“Another unique aspect of our culture is that it tolerates high temperatures far better than any mesophilic culture,” he added, “and since cheese firmness is controlled by the so-called cooking step, where the cheese curd is heated - up to 39C for cheeses prepared using mesophilic cultures and perhaps above 50C for cheeses prepared using thermophilic cultures - to expel the whey.”

Besides accelerating the rate at which traditional hard cheeses mature, the culture could enable the creation of extra-mature cheeses with an enhanced taste. “Our culture tolerates 45C and perhaps higher temperatures, which opens up possibilities for new harder cheese variants with the typical mesophilic taste,” confirmed Solem.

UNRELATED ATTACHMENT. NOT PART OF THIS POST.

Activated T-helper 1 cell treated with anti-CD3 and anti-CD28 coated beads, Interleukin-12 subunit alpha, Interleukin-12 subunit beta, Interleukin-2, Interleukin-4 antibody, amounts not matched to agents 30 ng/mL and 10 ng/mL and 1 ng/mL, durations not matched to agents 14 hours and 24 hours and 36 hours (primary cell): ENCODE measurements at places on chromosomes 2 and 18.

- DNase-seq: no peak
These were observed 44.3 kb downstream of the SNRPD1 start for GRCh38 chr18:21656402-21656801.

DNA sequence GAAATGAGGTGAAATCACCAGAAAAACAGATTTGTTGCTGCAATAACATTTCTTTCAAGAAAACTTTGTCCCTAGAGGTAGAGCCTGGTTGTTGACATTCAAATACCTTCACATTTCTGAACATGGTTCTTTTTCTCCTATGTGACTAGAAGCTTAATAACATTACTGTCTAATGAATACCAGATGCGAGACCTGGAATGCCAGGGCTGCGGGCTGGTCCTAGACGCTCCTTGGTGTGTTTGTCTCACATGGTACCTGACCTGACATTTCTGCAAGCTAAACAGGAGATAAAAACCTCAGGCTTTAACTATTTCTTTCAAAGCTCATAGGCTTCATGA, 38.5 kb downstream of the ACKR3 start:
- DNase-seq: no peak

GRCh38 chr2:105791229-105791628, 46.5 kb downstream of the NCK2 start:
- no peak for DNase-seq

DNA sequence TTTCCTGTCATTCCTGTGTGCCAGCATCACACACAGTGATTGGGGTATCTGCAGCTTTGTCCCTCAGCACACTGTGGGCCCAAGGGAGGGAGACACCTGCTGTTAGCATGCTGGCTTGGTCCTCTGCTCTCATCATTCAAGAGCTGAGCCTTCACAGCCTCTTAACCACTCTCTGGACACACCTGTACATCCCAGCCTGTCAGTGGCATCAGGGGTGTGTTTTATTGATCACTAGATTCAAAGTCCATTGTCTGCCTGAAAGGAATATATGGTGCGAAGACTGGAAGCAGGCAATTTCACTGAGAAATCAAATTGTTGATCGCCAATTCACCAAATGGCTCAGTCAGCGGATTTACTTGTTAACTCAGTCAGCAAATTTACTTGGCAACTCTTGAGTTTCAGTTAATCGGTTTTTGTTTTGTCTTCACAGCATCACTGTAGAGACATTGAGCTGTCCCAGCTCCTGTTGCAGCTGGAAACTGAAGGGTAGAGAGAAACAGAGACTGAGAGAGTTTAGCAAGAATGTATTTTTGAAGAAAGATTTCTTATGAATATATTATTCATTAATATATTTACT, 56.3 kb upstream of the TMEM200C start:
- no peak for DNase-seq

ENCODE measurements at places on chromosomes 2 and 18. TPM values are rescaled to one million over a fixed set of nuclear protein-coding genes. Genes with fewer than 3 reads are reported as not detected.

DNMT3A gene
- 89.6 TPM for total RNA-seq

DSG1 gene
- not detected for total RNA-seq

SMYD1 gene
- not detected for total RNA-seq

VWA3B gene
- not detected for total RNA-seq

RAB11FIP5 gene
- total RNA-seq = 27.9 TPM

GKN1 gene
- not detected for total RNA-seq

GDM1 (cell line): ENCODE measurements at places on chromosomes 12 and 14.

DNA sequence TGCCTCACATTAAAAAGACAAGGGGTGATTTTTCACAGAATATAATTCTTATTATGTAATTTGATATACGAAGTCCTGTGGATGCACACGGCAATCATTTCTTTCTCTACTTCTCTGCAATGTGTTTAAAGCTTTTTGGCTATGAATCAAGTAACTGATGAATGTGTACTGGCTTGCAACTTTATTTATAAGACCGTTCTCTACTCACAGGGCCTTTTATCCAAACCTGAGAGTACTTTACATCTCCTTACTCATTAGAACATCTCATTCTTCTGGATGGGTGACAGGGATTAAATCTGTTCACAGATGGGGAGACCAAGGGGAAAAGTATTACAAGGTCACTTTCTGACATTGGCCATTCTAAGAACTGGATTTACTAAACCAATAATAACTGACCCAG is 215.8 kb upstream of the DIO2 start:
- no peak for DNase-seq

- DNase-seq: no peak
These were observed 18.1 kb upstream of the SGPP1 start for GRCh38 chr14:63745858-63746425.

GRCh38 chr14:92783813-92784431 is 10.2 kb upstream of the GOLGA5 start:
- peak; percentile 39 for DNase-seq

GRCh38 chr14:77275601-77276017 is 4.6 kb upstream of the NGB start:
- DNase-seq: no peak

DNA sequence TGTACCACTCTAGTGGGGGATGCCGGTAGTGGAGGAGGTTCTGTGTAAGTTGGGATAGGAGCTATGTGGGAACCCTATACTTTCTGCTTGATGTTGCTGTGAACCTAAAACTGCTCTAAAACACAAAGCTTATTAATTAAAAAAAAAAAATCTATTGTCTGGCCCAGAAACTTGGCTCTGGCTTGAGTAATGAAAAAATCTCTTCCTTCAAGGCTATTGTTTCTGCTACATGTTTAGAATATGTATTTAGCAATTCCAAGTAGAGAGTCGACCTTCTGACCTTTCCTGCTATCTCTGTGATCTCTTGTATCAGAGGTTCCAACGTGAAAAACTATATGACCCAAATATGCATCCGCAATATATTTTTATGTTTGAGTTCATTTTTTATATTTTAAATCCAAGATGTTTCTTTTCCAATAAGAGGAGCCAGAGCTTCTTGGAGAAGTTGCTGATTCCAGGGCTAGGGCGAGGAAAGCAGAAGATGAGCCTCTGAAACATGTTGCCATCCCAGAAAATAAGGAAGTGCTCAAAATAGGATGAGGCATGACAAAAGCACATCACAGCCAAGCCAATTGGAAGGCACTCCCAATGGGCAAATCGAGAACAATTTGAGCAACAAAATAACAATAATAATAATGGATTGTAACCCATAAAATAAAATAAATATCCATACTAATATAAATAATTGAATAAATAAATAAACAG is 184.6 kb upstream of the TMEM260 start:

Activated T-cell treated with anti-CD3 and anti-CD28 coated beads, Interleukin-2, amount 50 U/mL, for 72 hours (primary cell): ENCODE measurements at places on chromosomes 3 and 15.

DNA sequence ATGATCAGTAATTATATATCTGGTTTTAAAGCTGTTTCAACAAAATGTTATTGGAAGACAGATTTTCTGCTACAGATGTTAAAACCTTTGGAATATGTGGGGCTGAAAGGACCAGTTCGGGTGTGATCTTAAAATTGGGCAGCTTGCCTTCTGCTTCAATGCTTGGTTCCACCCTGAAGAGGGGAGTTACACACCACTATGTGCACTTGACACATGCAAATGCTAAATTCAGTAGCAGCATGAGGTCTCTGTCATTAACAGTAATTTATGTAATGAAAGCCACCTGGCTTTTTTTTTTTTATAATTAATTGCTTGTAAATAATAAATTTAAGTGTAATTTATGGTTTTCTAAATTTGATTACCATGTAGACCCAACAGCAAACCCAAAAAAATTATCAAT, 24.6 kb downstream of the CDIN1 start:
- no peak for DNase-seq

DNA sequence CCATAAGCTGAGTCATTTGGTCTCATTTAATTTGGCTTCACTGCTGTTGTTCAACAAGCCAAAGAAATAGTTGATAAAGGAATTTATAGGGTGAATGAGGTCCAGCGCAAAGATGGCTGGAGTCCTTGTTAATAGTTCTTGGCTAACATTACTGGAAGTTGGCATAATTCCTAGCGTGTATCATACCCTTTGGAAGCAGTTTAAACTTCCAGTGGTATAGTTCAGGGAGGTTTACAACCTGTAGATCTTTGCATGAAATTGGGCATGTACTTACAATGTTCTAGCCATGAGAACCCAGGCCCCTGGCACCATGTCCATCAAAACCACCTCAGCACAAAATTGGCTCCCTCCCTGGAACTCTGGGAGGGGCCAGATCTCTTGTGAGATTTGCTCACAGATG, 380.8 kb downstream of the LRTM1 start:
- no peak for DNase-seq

There’s scope to use this culture in the making of lower fat cheeses. When tested in mild gouda, the academics discovered that the culture single-handedly eliminated the bitterness typically associated with low-fat cheeses, which requires adjunct cultures to be added to improve taste. “Most young cheeses have a bitter flavour due to the proteolytic action of the rennet and the starter culture, which can disappear during ripening,” said Solem. “This bitterness can be eliminated more rapidly by adding adjunct cultures, e.g. Lactobacillus helveticus. When our culture was used, an adjunct culture was not needed, which also reduced costs. Thus, the culture may be used for low-fat cheeses as well.”